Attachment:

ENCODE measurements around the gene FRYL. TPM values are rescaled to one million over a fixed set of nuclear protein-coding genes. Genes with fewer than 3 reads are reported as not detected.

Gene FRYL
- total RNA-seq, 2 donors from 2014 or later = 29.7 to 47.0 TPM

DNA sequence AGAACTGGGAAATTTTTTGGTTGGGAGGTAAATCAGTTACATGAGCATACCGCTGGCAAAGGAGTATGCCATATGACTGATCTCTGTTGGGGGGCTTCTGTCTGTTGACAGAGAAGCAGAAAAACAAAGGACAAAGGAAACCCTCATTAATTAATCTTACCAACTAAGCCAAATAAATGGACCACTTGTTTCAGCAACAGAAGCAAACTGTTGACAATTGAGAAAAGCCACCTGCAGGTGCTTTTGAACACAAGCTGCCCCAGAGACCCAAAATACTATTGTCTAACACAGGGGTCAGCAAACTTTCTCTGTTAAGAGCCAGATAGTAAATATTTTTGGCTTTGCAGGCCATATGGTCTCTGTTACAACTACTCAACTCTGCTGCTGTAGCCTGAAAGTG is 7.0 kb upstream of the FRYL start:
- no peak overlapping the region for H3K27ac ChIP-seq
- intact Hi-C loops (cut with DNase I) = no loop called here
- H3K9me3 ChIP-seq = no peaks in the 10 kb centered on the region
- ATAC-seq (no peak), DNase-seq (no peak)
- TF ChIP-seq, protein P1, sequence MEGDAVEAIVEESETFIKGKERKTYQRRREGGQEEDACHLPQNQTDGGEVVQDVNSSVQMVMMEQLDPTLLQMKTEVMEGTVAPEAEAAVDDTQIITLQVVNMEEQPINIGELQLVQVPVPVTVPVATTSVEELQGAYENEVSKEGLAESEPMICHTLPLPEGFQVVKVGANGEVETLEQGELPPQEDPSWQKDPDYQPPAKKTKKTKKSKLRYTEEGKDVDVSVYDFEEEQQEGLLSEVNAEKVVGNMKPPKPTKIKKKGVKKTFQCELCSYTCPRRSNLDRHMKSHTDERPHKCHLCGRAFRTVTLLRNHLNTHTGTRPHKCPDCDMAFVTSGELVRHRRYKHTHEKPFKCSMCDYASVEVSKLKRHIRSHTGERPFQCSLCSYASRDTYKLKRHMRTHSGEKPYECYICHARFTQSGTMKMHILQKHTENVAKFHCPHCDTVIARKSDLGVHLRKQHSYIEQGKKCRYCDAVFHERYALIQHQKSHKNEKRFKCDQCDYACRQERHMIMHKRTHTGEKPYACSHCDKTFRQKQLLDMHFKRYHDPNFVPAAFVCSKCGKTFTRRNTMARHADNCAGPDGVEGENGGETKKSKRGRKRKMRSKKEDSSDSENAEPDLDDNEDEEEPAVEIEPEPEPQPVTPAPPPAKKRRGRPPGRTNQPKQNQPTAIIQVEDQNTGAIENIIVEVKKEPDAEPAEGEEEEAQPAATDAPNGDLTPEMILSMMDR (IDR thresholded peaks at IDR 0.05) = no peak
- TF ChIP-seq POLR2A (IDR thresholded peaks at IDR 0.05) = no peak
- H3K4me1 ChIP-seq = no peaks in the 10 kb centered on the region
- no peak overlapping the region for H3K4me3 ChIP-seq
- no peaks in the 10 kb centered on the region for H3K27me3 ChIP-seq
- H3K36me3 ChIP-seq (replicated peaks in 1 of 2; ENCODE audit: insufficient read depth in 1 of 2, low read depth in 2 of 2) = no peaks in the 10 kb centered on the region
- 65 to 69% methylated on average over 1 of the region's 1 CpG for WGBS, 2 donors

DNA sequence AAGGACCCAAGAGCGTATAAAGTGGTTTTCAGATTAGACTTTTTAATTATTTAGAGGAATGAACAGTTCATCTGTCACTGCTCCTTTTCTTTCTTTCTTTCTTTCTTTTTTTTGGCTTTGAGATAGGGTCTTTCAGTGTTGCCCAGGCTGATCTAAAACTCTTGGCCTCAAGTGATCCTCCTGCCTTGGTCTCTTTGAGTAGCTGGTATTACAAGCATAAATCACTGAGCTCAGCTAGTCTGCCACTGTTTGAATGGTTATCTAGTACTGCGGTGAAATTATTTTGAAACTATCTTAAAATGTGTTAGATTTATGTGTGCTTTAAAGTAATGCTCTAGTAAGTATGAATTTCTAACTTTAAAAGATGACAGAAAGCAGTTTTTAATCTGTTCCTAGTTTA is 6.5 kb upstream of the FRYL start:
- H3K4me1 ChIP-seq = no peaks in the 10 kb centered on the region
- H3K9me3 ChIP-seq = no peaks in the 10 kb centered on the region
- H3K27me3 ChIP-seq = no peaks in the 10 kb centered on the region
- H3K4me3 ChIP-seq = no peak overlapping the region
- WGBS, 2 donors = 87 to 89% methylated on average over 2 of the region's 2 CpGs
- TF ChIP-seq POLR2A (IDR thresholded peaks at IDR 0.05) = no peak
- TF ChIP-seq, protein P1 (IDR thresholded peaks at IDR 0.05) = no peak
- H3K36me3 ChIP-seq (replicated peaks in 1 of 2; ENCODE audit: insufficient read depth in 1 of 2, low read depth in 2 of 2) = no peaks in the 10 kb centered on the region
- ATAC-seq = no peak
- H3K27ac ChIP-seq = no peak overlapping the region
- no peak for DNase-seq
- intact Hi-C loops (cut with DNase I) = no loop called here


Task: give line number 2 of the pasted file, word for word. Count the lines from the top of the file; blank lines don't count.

Gene FRYL